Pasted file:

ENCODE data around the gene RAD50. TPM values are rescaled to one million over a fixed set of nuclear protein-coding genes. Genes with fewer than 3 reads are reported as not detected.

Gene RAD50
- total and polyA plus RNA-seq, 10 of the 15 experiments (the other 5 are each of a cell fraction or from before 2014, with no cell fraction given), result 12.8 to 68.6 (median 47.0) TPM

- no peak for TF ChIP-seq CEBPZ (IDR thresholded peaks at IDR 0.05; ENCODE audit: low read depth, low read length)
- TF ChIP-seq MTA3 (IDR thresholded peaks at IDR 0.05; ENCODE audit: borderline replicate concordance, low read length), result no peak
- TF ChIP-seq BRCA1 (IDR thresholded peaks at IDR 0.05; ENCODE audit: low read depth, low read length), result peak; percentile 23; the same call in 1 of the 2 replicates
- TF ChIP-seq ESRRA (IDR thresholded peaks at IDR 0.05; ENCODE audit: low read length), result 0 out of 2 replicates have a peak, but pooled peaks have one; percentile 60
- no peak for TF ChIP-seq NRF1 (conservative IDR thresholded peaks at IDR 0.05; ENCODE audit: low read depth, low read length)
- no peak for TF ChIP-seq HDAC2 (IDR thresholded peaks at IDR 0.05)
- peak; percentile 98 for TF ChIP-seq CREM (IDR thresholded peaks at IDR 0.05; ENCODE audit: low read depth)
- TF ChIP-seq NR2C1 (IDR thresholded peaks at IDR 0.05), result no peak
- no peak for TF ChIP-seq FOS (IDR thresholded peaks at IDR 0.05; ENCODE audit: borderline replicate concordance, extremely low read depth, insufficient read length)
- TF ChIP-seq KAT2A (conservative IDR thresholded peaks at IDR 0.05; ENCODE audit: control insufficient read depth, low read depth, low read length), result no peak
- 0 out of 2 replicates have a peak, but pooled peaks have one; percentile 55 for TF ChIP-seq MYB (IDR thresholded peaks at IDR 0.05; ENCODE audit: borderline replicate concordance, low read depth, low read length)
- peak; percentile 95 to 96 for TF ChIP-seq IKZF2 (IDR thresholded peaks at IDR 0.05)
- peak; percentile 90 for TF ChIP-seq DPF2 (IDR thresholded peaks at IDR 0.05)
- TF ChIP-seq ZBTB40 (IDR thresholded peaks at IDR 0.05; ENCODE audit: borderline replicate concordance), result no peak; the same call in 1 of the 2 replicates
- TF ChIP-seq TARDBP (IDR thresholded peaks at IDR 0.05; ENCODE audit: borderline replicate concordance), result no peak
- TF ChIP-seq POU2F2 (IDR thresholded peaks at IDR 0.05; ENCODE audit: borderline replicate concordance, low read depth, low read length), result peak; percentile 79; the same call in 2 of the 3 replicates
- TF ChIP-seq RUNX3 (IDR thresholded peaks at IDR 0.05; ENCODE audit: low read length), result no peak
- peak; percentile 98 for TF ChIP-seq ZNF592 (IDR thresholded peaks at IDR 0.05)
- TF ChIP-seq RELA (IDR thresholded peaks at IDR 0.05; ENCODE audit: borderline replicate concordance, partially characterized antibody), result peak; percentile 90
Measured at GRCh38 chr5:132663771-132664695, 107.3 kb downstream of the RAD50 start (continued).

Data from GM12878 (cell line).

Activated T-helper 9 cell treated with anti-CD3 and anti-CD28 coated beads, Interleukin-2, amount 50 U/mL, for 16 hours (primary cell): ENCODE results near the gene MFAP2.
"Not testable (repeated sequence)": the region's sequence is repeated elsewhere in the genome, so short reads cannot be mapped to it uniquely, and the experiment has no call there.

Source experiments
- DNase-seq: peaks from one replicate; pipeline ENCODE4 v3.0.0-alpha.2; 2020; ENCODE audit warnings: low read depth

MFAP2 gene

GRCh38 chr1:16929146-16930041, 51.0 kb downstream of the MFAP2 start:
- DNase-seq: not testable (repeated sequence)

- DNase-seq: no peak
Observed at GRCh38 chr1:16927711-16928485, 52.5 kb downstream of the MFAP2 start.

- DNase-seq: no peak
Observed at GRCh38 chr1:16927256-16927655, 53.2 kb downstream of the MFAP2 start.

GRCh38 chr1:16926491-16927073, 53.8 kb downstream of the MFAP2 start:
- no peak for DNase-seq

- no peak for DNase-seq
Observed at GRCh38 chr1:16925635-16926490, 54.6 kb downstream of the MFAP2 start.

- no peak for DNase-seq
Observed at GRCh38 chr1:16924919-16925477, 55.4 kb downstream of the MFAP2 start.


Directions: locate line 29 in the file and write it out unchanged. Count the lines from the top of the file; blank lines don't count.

MFAP2 gene